Notes for healthy kids by Rujuta Diwekar – Summary

I have read few books penned by Rujuta Diwekar donning parenthood. I really do appreciate the efforts she takes on encouraging going back to roots. Her 12-week fitness project is a huge hit and I try following her philosophy. So, when her recent book “Notes for healthy kids” was launched I was eager to get one.

To me, she is one of the nutritionists who stick to ancient wisdom in modern life.

Blurb

The book is said to be Rujuta’s most important book till date. An attempt to future proof the health of next generation. It focuses on clearing the underlying food confusion that leads to endless diet trends. It empowers kids to make the right food choices for themselves. Rujuta also calls out the food industry for targeted and misleading advertisements, as well as policymakers for failing to protect the interests of our children.

On the practical side, the book combines the latest in nutrition science with the time-tested wisdom of our grandmothers and offers easy-to-follow advice for all aspects of a child’s life. Includes food guidelines for Age-group 0-15 years, School days, Holidays, Parties, Sports, Obesity, Low immunity, Diabetes, Fatty liver, Frequent illnesses and much more.

Notes for healthy kids Rujuta Diwekar
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Notes for healthy kids – Summary:

This is my book summary of Notes for healthy kids by Rujuta Diwekar. The summary is informal, contains key lessons and my own thoughts.

The book shows out a bigger picture on how our kids are growing in an obesogenic environment. It focuses on the importance of good nutrition, exercise, sleep. A whole round quality of life. In a time where, all are living in phantasmagoria where there is a particular perception on body image. This book is quite an attempt to break that. Today the definition of healthy food has changed from our grandma. As the author quotes, “Parenting means teaching our children to eat in a way in which food doesn’t consume them.”

Food funda:

  • Eat local, seasonal and traditional fruits and vegetables.
  • Involve the child (better, entire family) in food making, creating a culture of value for food.
  • 3 S’s (sit, switch odd, senses) of eating. Sit relaxed, in sukhasana. Switch off all gadgets. Aware of Senses. I can put it as a way of mindful eating.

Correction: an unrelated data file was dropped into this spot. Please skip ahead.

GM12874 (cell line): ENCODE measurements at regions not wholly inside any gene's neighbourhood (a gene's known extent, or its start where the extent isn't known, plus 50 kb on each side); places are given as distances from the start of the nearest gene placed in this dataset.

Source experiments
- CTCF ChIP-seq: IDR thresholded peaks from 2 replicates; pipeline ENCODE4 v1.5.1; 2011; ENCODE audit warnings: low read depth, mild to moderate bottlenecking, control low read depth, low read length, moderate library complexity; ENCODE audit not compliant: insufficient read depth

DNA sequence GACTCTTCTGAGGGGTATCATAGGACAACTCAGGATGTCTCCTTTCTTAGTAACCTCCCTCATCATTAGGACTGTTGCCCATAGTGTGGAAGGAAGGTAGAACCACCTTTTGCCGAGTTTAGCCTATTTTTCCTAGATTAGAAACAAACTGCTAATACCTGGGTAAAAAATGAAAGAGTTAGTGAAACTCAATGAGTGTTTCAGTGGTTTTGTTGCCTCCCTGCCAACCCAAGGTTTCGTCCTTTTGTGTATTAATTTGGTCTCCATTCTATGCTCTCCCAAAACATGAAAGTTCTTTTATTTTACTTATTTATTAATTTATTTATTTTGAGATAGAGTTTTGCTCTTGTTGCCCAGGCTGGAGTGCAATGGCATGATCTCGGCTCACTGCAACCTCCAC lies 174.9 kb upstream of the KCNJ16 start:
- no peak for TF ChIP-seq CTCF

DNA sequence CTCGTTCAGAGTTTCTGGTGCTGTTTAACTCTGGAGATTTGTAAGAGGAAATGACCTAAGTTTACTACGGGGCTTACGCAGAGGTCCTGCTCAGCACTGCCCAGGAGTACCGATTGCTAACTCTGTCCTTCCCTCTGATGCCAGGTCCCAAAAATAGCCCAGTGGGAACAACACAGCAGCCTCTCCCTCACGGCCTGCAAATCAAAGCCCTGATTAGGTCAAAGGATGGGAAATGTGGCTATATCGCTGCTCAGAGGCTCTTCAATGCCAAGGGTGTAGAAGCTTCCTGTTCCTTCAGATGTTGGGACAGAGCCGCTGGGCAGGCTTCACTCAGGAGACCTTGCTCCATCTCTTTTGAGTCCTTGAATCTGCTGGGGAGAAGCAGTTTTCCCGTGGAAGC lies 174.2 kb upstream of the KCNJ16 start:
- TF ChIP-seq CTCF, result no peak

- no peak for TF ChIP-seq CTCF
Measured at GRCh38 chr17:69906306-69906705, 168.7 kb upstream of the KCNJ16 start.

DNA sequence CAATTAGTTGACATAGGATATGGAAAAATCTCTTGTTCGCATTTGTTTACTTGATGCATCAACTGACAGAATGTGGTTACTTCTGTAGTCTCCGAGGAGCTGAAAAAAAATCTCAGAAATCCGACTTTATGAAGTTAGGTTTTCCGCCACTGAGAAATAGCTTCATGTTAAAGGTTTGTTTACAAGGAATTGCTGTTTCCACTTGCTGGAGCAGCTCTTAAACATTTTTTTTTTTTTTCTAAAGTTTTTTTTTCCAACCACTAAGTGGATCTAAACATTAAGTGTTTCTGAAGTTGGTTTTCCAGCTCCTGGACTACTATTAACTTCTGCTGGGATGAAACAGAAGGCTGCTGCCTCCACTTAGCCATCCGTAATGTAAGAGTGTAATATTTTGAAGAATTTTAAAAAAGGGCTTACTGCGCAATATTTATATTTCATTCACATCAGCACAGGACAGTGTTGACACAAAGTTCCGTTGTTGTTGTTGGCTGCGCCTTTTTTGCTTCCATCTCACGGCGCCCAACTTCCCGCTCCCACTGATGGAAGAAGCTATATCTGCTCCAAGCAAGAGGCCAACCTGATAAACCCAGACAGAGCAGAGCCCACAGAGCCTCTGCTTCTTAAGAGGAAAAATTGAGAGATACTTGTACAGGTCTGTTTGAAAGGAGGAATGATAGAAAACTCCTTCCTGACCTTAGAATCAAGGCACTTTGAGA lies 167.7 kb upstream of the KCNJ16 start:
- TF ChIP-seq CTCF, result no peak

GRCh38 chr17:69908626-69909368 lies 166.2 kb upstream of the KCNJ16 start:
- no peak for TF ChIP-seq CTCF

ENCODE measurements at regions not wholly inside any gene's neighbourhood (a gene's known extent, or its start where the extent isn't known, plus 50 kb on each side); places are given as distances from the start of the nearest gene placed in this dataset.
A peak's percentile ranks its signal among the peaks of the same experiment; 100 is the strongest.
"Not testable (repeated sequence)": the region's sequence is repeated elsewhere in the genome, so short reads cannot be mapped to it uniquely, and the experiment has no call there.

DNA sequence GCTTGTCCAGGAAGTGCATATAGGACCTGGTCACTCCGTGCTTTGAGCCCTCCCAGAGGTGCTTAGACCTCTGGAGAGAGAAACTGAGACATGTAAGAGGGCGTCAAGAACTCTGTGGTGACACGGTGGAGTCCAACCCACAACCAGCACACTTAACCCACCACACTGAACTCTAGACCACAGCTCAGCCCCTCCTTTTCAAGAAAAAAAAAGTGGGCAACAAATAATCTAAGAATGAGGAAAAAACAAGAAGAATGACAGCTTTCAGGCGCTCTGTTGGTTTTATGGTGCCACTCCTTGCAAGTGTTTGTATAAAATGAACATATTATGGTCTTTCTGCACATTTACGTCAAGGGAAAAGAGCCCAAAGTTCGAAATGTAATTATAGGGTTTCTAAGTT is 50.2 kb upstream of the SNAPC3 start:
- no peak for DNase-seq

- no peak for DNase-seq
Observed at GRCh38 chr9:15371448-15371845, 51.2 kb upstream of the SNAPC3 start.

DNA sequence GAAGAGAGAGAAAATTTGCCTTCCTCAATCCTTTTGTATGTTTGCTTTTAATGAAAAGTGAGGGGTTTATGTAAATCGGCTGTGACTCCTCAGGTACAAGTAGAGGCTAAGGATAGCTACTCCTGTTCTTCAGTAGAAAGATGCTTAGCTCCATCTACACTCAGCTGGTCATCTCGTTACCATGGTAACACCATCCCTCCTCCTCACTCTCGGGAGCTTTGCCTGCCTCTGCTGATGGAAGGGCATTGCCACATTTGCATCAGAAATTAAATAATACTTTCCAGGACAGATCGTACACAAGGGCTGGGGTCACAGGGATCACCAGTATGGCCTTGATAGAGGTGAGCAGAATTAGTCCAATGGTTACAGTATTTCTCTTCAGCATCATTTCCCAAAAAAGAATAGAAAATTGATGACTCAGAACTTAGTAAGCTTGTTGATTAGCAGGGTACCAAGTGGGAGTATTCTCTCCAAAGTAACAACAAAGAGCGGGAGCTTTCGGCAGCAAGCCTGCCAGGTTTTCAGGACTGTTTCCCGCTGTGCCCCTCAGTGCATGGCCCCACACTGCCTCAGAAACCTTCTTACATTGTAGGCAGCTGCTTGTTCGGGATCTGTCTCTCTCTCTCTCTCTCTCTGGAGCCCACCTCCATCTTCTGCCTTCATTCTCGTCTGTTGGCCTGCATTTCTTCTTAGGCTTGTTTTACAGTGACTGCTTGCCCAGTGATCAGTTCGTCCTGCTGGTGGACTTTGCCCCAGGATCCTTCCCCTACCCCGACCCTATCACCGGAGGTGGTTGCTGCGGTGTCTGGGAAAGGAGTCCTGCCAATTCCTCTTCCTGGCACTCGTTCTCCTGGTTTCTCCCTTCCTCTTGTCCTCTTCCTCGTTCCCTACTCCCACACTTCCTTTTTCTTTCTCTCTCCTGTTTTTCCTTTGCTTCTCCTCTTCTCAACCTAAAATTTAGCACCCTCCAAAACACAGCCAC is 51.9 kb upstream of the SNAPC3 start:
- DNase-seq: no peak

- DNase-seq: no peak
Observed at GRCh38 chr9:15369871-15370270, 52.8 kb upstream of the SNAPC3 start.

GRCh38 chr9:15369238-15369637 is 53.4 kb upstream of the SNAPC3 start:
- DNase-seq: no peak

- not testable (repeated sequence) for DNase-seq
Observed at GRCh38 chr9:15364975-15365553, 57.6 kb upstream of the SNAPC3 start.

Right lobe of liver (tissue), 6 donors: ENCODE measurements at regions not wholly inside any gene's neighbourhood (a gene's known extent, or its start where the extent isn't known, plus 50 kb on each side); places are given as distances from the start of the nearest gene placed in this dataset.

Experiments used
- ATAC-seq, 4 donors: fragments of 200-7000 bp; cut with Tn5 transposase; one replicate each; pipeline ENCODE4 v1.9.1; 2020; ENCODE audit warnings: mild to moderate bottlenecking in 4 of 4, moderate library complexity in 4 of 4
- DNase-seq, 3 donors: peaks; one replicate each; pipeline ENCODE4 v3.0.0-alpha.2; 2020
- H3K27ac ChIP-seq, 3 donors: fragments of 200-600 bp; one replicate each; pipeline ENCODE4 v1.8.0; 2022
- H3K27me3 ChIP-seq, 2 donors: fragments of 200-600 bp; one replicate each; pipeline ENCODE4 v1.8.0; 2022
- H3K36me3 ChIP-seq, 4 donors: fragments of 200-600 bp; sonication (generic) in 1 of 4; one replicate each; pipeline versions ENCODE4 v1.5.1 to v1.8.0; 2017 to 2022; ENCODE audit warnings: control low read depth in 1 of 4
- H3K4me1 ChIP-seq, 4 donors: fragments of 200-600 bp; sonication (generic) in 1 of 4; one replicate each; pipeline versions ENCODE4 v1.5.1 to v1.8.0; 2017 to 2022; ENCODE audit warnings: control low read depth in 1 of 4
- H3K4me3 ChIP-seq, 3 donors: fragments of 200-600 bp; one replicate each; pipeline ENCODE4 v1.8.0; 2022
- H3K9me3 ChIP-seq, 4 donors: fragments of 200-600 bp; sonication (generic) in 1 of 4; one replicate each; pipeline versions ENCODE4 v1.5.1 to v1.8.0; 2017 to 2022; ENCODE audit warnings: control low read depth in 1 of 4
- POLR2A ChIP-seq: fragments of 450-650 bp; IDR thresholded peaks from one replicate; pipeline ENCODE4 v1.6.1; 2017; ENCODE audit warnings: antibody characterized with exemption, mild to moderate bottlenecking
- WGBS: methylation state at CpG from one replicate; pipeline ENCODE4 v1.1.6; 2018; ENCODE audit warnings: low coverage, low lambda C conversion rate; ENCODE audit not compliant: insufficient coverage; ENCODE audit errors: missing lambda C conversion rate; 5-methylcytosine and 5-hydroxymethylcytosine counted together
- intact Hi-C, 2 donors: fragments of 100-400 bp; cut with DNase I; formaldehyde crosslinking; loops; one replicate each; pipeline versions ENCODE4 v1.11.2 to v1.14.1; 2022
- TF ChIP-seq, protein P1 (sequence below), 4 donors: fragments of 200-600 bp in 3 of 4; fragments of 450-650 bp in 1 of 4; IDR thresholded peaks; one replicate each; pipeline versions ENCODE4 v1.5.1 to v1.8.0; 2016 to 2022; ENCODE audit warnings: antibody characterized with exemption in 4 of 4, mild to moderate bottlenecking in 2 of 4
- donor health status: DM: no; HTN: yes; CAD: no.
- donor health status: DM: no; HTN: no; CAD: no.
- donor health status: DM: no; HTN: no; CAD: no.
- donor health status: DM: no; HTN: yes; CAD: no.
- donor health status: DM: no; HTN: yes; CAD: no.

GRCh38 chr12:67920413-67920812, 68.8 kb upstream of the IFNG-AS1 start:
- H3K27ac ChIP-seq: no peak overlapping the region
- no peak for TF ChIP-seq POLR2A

• Finish eating by 8-ish

Milk, lentils, and veggies not compulsory

Most parents fear about the inadequacy of food consumed by a child. A fear that food industry feeds on.

  • Other sources of calcium are ragi, moringa, til chiki, besan ladoo, a handful of nuts, sundals, etc.
  • The key to calcium absorption and assimilation is activity and exercise.
  • Kids disliking dal, can go for chana, rajma, sundal and usal.
  • Cook veggies the traditional ways.
  • Add traditional halwa, barfis, and ladoos for vitamins and minerals.

Food habits for healthy kids

  • Nothing out of package for meal
  • No plastic tiffin boxes or bottles. (This was highlighted even during the 12-week fitness program. A big no to Veggies wrapped in plastic.)
  • Mindful eating
  • No chocolates/ice creams post dinner

Parent’s role

  • Exercise. A minimum of 150 minutes a week.
  • Walk to school. (Penguin is yet to go to school. So, we go morning for morning walks.)
  • Encourage participation in sports
  • Take holidays
  • Play all weather.

Rest of the chapters try giving a practical application of what to eat and how age wise, occasion, health issues and illness.  Though I don’t agree with all points shared but most opinions are valid. Things are doable and would definitely be liked by our grannies.

Buy: Print | eBook

8 thoughts on “Notes for healthy kids by Rujuta Diwekar – Summary”

  1. I’m gonna get this book and hopefully find some help with food. With Karma, our biggest issue is food so I grate veggies and hide them in her food. However, exercise is not a problem at all. She is enrolled in a lot of sports and she loves them. Spends a lot of time outdoors just playing generally too and cycling and swimming with Karan.

    • I have the book..
      I read it because my daughter is a swimmer and we are vegetarians so I constantly had this thing on my mind that she is not getting enough protein in her diet. All my doubts were laid to rest after reading the book. Thanks for this detailed review . I was going to write one on my blog as well.

  2. I try to do all the same but still have to work on feeding my daughter… Good things is she never says no to any food but the trouble is she can’t sit at one place and eat… So to make her sit and eat I have to switch on the TV.. Hope this change this year

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